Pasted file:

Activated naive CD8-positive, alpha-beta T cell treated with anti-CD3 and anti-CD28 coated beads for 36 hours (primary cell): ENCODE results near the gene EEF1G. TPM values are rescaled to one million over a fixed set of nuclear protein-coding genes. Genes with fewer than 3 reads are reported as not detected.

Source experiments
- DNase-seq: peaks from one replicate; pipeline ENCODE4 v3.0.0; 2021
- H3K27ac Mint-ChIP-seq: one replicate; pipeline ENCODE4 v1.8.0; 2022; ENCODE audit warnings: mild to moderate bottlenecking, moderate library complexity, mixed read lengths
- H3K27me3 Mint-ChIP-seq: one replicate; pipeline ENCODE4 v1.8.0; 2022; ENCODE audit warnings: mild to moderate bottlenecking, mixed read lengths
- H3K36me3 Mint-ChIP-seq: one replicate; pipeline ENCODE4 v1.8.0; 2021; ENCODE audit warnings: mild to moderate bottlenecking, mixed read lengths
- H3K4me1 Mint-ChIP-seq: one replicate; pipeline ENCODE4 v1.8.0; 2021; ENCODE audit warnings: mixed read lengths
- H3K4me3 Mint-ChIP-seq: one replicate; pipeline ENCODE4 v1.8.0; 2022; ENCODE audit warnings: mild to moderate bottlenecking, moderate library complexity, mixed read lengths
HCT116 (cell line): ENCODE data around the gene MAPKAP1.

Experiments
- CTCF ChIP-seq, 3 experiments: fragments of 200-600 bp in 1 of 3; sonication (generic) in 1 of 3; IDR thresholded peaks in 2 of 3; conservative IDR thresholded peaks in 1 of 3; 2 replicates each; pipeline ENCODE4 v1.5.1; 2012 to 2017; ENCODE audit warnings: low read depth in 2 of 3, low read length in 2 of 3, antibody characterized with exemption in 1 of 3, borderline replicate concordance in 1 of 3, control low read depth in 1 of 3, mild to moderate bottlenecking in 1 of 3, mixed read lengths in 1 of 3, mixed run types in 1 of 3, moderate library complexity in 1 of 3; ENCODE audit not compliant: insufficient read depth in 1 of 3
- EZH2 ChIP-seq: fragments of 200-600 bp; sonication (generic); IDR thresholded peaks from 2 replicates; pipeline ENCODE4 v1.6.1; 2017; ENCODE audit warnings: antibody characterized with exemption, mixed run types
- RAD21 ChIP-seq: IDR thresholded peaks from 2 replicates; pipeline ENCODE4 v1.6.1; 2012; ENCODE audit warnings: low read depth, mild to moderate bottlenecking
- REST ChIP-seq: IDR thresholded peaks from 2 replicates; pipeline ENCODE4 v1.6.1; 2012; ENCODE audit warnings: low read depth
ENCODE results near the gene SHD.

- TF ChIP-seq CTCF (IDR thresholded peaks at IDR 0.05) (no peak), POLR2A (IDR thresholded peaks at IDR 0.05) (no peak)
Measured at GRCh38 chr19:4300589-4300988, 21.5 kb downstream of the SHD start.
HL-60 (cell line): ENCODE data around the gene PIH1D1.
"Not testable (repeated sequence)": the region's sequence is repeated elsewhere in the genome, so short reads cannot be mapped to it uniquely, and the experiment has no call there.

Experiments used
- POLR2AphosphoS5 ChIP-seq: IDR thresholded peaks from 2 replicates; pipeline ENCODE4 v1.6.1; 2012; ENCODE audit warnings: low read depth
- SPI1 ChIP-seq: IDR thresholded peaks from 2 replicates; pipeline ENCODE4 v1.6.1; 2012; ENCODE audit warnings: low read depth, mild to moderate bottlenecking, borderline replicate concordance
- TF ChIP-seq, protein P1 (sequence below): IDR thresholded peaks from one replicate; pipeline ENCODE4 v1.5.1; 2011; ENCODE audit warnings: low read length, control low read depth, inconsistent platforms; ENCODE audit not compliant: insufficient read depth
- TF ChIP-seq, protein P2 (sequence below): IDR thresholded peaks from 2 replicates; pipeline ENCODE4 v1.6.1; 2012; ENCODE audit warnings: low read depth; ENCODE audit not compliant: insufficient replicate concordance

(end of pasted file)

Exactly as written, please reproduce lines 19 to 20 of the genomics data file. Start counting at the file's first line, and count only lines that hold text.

"Not testable (repeated sequence)": the region's sequence is repeated elsewhere in the genome, so short reads cannot be mapped to it uniquely, and the experiment has no call there.

Experiments used